How cancer affects children’s bodies

Children eat a lot for their body size because they’re growing, which demands energy. Having cancer demands even more. If these energy needs aren’t met, the body’s muscle stores are used, further weakening the patient. Even once treatment begins, the side effects patients experience can also cause weight loss.  

“Chemotherapy doesn’t just attack cancer cells. It attacks all cells in the body, particularly the ones that replicate frequently, like the cells that line our gastrointestinal tract from our mouth right through to the end,” says Lovell. “These treatments can cause mouth pain, affect our bodies’ ability to absorb nutrients well, cause massive amounts of nausea and make our tastebuds interpret tastes differently, so foods we love start to taste like metal.”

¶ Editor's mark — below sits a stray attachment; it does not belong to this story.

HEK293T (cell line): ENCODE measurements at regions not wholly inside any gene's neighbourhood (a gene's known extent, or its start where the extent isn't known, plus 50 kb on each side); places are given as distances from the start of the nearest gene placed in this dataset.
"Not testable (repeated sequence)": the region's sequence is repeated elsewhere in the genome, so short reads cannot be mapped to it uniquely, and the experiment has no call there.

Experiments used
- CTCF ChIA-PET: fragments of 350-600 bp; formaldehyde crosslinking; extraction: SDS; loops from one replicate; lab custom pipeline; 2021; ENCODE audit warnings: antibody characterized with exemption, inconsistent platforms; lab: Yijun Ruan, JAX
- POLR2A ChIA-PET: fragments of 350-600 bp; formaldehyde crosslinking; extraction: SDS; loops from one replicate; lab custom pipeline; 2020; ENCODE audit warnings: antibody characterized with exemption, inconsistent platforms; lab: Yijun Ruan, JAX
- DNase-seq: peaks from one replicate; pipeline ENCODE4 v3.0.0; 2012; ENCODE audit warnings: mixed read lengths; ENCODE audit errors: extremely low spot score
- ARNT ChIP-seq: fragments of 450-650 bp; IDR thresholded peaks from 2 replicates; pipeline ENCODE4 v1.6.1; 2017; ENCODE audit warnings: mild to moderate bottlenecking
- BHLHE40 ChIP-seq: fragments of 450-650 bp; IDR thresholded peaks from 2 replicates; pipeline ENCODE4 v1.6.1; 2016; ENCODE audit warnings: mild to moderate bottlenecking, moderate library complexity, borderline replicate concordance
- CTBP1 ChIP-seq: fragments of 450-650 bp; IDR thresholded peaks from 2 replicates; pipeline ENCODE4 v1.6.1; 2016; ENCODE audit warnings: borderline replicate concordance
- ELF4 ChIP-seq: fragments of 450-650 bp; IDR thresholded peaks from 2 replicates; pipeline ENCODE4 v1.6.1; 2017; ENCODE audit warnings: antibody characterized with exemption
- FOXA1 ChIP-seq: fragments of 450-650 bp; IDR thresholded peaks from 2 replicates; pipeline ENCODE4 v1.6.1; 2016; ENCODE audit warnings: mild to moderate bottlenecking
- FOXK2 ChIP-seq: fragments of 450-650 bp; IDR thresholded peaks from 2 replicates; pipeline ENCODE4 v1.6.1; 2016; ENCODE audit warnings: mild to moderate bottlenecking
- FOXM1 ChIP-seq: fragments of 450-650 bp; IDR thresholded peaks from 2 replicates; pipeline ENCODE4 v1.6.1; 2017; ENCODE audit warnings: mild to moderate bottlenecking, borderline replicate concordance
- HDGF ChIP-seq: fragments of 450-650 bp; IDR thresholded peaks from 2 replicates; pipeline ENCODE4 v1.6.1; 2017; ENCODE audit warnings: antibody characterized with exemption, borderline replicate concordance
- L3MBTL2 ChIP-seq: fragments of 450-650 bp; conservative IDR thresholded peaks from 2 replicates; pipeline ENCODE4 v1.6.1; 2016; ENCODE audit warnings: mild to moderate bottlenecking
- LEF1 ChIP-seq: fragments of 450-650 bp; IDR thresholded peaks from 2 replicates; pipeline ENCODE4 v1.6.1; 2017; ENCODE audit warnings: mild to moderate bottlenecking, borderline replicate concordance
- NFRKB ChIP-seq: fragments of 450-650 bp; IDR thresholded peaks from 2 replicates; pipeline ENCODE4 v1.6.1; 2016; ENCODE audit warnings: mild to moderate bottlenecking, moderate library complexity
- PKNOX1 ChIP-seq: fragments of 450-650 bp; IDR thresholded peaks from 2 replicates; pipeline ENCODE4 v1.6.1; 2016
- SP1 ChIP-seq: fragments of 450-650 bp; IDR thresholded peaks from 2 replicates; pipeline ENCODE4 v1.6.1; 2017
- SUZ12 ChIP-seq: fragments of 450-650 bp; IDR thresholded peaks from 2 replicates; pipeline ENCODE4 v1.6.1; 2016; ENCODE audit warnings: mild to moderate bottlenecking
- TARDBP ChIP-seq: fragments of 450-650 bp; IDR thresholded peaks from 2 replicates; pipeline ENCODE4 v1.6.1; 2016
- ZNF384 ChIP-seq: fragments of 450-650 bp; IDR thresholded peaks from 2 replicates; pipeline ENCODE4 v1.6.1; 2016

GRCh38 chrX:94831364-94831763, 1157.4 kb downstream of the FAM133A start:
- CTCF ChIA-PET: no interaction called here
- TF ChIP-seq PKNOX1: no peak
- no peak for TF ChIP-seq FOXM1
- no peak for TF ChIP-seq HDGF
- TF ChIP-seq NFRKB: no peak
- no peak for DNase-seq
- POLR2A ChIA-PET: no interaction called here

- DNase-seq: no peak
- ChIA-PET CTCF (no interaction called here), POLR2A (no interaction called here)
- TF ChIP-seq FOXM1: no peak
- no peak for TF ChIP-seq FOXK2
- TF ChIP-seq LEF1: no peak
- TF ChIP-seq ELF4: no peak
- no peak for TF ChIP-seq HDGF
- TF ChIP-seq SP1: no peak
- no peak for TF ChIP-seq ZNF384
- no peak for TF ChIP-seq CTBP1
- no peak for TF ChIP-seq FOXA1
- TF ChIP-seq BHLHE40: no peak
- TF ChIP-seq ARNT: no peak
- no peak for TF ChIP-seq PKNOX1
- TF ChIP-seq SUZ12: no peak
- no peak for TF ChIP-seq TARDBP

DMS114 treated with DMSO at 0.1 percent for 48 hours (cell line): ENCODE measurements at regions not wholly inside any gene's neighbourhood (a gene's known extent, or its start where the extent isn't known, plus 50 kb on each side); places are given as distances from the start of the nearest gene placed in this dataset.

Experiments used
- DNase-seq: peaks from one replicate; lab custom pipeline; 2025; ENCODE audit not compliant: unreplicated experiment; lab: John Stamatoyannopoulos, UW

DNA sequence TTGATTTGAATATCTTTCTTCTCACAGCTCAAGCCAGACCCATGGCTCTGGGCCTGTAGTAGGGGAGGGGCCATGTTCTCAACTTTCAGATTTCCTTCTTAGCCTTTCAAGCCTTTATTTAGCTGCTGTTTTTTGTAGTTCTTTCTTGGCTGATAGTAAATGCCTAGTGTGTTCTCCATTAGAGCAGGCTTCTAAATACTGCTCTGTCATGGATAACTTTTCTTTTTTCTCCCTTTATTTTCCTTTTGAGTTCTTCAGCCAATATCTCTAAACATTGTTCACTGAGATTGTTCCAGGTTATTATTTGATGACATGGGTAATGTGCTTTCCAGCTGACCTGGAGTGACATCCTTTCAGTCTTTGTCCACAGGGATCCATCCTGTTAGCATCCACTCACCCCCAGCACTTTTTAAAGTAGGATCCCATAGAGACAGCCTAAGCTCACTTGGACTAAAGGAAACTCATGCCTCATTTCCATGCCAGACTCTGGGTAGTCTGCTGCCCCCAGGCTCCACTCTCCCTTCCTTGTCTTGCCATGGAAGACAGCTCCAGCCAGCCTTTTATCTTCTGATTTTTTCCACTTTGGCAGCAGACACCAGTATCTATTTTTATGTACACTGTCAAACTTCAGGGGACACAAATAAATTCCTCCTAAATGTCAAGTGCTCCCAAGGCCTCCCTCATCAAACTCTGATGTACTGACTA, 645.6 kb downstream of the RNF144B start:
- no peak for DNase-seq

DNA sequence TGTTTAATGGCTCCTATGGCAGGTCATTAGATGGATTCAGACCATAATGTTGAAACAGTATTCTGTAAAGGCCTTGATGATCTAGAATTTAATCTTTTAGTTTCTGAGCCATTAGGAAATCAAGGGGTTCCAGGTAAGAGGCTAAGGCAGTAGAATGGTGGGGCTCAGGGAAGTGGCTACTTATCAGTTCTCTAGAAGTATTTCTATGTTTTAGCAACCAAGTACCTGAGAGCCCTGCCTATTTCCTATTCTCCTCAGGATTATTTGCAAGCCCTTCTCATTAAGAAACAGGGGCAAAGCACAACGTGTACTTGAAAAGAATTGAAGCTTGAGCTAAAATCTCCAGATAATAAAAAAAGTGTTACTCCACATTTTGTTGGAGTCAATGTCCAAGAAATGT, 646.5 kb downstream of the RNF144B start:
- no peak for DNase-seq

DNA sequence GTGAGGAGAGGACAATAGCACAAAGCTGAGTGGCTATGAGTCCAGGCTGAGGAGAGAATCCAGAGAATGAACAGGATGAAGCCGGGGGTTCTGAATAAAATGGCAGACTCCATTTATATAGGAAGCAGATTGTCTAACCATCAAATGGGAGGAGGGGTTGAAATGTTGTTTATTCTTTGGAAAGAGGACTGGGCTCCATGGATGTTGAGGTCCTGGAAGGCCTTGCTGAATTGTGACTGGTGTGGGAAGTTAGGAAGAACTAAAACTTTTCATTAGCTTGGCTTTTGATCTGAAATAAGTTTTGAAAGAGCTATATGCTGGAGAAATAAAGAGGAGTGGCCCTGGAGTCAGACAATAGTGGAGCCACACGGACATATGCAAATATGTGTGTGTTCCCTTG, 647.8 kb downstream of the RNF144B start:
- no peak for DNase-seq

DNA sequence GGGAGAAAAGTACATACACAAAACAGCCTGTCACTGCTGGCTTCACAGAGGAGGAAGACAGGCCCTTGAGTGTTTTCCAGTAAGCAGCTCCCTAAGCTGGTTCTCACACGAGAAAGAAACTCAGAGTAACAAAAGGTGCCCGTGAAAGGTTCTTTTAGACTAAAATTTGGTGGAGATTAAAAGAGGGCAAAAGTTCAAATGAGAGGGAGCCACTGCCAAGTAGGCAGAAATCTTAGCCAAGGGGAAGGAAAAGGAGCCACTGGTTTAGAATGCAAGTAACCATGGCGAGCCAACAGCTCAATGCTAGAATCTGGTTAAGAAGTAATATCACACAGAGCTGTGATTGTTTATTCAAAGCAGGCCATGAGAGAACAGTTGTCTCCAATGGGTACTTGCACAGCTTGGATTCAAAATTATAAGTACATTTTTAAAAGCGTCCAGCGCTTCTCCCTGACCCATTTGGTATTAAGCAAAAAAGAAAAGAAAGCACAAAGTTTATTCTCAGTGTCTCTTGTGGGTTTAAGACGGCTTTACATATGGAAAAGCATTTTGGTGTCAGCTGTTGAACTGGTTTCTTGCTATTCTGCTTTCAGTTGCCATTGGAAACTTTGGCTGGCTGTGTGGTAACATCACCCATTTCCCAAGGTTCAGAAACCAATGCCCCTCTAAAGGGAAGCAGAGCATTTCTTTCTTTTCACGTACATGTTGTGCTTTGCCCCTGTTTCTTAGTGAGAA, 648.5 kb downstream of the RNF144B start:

All this is true for adults as well as children. But children are extra vulnerable because even healthy children tend to be picky eaters. Children who feel nauseated or who are experiencing taste changes are less likely than adult cancer patients to regularly drink something like a chalky supplement drink. 

“They feel unwell, so they don’t eat, and because they don’t eat, they feel more unwell,” says Lovell. 

While weight loss is common, excessive weight gain can also occur, often as a side effect of steroid treatment. Unlike the steroids some athletes illegally use to put on muscle, the steroids used to treat some types of cancer can lead to increased fat mass and losses in muscle mass.

How cancer affects families and survivors

Cancer places tremendous strain on whānau. Families often travel long distances to access treatment and may have to stay in temporary accommodations where cooking is difficult. Even for Auckland families, having a child with cancer imposes costs – both financial and emotional.